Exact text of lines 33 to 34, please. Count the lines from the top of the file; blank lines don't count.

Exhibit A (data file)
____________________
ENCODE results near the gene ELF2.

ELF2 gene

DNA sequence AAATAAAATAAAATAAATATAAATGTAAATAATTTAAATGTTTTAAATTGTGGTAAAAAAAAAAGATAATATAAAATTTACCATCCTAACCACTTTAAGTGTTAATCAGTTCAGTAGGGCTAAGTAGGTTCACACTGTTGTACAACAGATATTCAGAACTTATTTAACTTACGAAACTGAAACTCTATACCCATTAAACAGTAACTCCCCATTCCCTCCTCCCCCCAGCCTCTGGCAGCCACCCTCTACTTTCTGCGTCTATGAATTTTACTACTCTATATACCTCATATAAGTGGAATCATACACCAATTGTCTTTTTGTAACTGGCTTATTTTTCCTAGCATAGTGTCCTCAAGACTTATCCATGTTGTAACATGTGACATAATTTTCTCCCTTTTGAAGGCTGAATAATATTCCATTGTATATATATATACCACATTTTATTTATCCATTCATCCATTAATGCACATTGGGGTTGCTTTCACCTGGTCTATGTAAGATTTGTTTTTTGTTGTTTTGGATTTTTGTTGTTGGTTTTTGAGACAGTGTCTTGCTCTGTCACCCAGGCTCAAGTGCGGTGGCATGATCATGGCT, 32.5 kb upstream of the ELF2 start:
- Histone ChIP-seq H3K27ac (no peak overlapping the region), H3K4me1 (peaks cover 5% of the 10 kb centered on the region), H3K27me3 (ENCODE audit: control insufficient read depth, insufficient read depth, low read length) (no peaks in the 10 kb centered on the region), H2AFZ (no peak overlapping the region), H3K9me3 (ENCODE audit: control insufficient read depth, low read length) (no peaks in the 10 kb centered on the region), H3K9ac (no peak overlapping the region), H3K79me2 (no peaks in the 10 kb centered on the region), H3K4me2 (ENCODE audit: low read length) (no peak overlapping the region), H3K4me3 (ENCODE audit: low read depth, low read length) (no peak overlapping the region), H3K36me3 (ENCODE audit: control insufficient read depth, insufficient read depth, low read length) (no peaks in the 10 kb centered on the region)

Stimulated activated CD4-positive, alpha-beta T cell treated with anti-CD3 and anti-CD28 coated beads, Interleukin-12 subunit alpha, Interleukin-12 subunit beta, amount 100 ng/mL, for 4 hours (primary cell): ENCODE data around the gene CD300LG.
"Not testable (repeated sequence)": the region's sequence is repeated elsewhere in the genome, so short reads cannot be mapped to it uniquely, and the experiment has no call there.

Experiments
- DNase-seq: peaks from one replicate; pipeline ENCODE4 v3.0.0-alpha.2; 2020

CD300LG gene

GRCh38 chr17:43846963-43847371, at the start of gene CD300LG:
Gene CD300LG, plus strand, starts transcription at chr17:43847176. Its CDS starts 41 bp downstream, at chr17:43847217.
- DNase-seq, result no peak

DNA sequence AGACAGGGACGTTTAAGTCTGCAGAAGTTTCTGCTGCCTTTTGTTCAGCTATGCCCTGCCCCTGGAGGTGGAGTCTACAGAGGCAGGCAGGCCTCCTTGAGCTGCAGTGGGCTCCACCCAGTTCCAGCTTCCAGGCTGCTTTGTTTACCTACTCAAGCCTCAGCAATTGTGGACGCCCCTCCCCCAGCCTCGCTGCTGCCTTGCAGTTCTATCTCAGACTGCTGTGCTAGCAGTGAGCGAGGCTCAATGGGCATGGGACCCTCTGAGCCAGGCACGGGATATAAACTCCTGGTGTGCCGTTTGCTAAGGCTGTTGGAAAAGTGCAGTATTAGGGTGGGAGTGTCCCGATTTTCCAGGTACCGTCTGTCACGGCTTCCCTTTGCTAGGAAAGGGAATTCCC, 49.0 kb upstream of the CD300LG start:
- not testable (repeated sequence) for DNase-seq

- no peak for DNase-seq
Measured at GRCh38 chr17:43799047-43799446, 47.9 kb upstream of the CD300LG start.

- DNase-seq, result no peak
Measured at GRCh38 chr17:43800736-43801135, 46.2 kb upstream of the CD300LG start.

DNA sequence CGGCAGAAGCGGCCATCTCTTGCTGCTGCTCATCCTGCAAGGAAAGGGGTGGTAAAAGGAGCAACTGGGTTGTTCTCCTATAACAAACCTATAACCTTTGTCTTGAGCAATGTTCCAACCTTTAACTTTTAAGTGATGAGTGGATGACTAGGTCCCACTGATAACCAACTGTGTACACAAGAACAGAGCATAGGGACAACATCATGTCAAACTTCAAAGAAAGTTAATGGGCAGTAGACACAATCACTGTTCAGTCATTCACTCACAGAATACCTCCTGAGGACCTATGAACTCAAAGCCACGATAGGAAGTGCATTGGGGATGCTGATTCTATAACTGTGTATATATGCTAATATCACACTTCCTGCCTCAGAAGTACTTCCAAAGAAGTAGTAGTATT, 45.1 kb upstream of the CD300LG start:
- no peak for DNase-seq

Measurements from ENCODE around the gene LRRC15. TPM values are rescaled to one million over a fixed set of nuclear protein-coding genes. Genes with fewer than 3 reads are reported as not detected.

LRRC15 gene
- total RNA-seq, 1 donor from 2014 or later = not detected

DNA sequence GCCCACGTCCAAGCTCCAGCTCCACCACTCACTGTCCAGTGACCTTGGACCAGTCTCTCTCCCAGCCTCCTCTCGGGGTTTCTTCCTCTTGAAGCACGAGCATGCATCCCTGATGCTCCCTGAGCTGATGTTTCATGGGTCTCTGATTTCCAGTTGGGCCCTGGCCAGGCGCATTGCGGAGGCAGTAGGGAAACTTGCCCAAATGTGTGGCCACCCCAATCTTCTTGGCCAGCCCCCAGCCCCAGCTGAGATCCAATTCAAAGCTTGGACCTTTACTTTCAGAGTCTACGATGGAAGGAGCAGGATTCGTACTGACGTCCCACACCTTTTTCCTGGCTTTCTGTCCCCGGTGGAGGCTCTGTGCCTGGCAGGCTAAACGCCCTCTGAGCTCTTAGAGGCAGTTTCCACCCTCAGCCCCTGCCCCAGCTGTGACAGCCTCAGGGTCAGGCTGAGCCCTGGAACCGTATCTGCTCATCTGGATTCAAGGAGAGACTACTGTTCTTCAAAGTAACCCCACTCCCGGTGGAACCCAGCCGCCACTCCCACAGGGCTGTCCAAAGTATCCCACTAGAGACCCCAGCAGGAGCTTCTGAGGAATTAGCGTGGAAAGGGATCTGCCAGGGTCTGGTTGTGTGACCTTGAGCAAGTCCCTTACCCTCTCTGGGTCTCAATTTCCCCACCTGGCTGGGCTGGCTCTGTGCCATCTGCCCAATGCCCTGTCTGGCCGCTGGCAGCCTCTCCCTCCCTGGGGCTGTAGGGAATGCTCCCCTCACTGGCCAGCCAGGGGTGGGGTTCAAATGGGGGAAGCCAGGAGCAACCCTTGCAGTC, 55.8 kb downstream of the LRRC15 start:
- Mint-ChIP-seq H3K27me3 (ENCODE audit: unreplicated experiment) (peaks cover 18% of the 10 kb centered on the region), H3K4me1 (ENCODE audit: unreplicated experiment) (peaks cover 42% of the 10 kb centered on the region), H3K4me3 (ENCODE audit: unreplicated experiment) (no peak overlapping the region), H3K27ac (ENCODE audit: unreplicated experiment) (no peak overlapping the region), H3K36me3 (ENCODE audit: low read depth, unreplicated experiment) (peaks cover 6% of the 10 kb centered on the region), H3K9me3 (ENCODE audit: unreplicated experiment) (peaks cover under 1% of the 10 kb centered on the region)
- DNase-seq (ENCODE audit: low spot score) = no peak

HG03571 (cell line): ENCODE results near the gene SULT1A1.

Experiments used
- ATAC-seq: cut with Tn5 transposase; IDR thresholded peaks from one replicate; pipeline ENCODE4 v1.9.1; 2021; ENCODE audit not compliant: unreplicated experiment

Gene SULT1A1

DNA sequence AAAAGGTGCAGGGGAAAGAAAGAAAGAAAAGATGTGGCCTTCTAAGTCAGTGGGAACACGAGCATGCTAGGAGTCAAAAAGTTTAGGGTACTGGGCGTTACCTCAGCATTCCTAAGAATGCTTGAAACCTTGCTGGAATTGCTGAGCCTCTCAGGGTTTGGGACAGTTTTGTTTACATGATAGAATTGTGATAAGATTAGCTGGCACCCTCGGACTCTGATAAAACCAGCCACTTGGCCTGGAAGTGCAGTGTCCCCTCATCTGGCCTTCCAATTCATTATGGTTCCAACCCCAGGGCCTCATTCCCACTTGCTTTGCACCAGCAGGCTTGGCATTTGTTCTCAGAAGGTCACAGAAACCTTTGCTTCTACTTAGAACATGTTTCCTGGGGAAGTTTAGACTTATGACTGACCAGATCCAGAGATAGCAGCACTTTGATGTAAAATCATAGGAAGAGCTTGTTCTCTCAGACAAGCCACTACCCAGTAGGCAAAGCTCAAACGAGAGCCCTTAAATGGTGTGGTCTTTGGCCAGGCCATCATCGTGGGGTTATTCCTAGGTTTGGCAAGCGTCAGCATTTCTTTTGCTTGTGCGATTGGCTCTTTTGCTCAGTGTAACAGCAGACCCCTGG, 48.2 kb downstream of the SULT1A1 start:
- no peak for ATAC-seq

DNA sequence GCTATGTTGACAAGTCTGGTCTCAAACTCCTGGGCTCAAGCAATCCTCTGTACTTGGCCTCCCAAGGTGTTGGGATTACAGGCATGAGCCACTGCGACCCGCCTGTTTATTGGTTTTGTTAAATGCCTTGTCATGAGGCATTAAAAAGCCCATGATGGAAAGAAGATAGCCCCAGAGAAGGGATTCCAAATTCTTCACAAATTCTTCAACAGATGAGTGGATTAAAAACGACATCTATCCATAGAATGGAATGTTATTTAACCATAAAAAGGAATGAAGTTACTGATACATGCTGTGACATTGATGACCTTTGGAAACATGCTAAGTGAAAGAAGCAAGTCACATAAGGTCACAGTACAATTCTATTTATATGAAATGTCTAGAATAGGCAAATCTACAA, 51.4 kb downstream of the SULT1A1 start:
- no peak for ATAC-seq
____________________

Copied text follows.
DNA sequence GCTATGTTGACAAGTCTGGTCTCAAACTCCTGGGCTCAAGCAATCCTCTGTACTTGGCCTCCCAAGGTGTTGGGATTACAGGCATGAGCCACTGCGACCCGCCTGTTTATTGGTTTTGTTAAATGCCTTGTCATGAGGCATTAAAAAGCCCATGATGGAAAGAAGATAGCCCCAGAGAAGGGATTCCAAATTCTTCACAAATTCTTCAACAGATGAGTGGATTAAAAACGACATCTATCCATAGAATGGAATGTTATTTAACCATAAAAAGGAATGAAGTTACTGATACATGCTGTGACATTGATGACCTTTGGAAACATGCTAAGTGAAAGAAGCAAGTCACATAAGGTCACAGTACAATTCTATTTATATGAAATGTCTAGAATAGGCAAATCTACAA, 51.4 kb downstream of the SULT1A1 start:
- no peak for ATAC-seq